Cyrus Capital Partners and a hedge fund run by Sears Holdings Corp. Chairman Eddie Lampert are preparing a potential joint takeover bid that would keep the bankrupt chain alive, according to people with knowledge of the matter.
The prospective suitors may offer to swap debt that they hold for ownership of the stores in a so-called credit bid, said the people, who asked not to be identified because the process isn’t public.
Representatives for Lampert’s ESL Investments Inc. hedge fund and Cyrus declined to comment. A representative for (SHLD), based in Hoffman Estates, Illinois, also declined to comment. A takeover would require approval from the bankruptcy court, and competing bids from other suitors are still possible, including one that would liquidate the company.
The potential bid gives the 125-year-old retailer a path out of bankruptcy court, where it landed last month after succumbing to dwindling shoppers and billions of dollars of debt. Since its Oct. 15 Chapter 11 filing, the company has been scraping together loans to keep its stores open through the holiday shopping season. It has started a bidding process for 505 of its remaining Sears and Kmart outlets with offers due next week.
Lampert, who for years kept Sears afloat with lifelines and financial engineering, has said he was considering making an offer to keep Sears open for business. The retailer’s unsecured creditors previously called that plan “an unjustified and foolhardy gamble with other people’s money.”
Cyrus and Sears earlier this month found themselves at odds over the company’s plan to raise cash by selling notes to debt traders — a move that would devalue a side bet Cyrus had made on the bankrupt retailer’s survival. Cyrus ultimately wound up buying those notes itself, and in a last-minute courthouse hallway deal on Tuesday, it stepped in to provide key bankruptcy financing the retailer needs to keep operating.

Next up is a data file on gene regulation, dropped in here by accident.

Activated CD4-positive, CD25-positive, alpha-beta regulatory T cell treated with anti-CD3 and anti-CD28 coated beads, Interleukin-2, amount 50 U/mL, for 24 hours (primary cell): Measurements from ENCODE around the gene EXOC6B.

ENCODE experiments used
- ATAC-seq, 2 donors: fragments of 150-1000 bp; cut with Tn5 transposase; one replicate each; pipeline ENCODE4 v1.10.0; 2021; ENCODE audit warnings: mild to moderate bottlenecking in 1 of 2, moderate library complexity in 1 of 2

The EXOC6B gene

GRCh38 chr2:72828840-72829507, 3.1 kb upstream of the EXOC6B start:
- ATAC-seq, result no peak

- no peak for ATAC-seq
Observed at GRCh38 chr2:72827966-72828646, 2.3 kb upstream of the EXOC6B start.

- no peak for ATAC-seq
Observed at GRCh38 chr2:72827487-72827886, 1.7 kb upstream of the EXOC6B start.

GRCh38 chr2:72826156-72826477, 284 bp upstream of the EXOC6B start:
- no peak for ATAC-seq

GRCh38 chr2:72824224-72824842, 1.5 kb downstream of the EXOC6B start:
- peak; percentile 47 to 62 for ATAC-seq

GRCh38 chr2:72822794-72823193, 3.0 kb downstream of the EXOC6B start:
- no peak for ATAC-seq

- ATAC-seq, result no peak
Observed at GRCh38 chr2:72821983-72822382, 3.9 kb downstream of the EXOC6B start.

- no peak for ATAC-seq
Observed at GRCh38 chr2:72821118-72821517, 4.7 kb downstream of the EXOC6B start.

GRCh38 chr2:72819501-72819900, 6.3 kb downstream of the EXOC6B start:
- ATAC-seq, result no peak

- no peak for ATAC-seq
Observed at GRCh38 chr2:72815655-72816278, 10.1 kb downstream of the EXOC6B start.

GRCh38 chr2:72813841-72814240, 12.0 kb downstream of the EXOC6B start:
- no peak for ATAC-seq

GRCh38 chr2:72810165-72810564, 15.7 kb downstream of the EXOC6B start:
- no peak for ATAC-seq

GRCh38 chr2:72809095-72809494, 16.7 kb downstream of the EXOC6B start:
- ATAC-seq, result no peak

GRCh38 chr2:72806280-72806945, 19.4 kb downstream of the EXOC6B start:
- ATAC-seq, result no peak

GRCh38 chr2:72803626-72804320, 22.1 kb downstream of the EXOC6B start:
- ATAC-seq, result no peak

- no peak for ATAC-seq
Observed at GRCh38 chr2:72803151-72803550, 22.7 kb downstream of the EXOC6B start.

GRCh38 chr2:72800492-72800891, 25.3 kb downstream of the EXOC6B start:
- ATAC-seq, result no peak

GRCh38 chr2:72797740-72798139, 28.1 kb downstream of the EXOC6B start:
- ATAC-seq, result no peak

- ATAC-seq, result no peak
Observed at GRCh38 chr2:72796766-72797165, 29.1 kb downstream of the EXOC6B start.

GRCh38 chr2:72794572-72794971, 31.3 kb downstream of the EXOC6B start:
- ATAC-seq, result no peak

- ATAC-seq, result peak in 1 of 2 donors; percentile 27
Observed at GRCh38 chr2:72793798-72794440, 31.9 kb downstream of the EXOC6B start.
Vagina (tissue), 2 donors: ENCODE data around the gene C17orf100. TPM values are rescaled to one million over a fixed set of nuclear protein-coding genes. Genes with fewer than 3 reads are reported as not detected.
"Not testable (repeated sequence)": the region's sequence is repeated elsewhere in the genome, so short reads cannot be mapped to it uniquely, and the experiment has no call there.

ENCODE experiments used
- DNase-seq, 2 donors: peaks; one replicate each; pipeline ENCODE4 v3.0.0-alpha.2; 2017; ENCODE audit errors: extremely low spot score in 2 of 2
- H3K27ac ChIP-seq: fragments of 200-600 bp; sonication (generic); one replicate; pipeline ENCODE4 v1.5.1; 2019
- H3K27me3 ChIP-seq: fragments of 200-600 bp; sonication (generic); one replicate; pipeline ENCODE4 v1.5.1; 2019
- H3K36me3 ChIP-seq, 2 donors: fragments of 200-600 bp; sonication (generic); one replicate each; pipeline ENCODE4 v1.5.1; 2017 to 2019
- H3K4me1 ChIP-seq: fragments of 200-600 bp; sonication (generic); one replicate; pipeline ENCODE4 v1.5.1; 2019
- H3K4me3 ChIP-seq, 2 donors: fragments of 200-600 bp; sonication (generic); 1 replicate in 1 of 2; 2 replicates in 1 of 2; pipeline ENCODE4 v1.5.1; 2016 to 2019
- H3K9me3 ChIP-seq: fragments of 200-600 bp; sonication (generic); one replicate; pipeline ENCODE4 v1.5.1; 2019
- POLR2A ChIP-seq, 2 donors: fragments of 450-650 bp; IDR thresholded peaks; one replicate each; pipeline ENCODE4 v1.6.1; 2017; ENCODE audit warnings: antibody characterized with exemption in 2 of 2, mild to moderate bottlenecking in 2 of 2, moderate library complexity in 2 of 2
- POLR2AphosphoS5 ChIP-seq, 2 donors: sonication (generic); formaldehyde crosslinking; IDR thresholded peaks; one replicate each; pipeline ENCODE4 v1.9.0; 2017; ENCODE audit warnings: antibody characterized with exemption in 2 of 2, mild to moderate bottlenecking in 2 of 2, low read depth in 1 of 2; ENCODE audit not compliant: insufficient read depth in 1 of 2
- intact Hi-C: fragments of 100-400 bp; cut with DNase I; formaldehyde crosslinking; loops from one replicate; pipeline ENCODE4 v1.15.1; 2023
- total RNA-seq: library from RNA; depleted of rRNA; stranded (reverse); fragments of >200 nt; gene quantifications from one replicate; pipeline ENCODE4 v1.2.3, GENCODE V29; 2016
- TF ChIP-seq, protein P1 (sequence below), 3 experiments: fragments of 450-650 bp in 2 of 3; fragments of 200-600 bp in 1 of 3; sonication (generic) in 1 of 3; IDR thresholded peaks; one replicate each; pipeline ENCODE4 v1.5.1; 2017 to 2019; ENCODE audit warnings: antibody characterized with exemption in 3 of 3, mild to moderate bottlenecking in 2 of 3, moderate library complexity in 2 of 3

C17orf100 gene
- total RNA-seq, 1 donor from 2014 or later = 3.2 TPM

In doing so, it displaced Great American Capital Partners, the previously-announced lender for the so-called junior debtor-in-possession financing, adding the latest twist to an already unusual situation.
Normally, a company entering bankruptcy will secure one loan to fund operations as it reorganizes or winds down. But the lenders that would traditionally extend that financing were only willing to provide about half of the needed amount. Lampert was expected to help provide that second piece of the funding, possibly with Cyrus, but had difficulty finding partners initially, Bloomberg previously reported.
Cyrus stepped in to provide the funding after also winning the auction for $251 million of the internal Sears debt that gives the retailer a jolt of cash. Buying those notes helps the hedge fund protect the value of credit derivatives swaps it sold on Sears. Cyrus, believed by market participants to have written much of the default insurance, can now prevent them from being used by other derivatives traders to boost the payout required on those trades.